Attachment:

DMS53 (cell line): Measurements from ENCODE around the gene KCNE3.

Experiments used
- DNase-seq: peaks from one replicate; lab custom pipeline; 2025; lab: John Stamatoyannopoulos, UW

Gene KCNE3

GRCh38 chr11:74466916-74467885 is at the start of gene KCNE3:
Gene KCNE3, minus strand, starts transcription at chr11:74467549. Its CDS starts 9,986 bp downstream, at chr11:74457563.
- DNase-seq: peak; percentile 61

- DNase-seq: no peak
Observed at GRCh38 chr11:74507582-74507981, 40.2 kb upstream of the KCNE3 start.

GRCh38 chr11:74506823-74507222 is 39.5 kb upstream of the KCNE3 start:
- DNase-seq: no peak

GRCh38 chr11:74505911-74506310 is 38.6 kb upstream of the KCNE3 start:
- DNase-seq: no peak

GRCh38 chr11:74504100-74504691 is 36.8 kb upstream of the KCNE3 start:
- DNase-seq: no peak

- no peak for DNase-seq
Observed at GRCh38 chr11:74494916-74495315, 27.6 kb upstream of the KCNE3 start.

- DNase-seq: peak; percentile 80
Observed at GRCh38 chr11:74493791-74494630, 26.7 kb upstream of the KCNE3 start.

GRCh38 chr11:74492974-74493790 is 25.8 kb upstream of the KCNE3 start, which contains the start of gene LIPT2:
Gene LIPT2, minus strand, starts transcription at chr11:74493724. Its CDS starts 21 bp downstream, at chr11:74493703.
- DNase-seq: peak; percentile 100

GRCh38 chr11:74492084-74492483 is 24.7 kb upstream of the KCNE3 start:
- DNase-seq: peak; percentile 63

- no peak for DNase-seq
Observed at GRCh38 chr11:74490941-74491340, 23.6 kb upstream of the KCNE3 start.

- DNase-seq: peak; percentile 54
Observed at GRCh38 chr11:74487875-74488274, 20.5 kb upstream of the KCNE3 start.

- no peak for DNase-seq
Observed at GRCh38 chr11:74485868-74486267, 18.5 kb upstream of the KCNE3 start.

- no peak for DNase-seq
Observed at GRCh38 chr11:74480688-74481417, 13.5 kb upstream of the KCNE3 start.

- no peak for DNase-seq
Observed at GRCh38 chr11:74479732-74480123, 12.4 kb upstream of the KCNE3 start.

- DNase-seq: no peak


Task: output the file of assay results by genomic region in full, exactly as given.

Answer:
DMS53 (cell line): Measurements from ENCODE around the gene KCNE3.

Experiments used
- DNase-seq: peaks from one replicate; lab custom pipeline; 2025; lab: John Stamatoyannopoulos, UW

Gene KCNE3

GRCh38 chr11:74466916-74467885 is at the start of gene KCNE3:
Gene KCNE3, minus strand, starts transcription at chr11:74467549. Its CDS starts 9,986 bp downstream, at chr11:74457563.
- DNase-seq: peak; percentile 61

- DNase-seq: no peak
Observed at GRCh38 chr11:74507582-74507981, 40.2 kb upstream of the KCNE3 start.

GRCh38 chr11:74506823-74507222 is 39.5 kb upstream of the KCNE3 start:
- DNase-seq: no peak

GRCh38 chr11:74505911-74506310 is 38.6 kb upstream of the KCNE3 start:
- DNase-seq: no peak

GRCh38 chr11:74504100-74504691 is 36.8 kb upstream of the KCNE3 start:
- DNase-seq: no peak

- no peak for DNase-seq
Observed at GRCh38 chr11:74494916-74495315, 27.6 kb upstream of the KCNE3 start.

- DNase-seq: peak; percentile 80
Observed at GRCh38 chr11:74493791-74494630, 26.7 kb upstream of the KCNE3 start.

GRCh38 chr11:74492974-74493790 is 25.8 kb upstream of the KCNE3 start, which contains the start of gene LIPT2:
Gene LIPT2, minus strand, starts transcription at chr11:74493724. Its CDS starts 21 bp downstream, at chr11:74493703.
- DNase-seq: peak; percentile 100

GRCh38 chr11:74492084-74492483 is 24.7 kb upstream of the KCNE3 start:
- DNase-seq: peak; percentile 63

- no peak for DNase-seq
Observed at GRCh38 chr11:74490941-74491340, 23.6 kb upstream of the KCNE3 start.

- DNase-seq: peak; percentile 54
Observed at GRCh38 chr11:74487875-74488274, 20.5 kb upstream of the KCNE3 start.

- no peak for DNase-seq
Observed at GRCh38 chr11:74485868-74486267, 18.5 kb upstream of the KCNE3 start.

- no peak for DNase-seq
Observed at GRCh38 chr11:74480688-74481417, 13.5 kb upstream of the KCNE3 start.

- no peak for DNase-seq
Observed at GRCh38 chr11:74479732-74480123, 12.4 kb upstream of the KCNE3 start.

- DNase-seq: no peak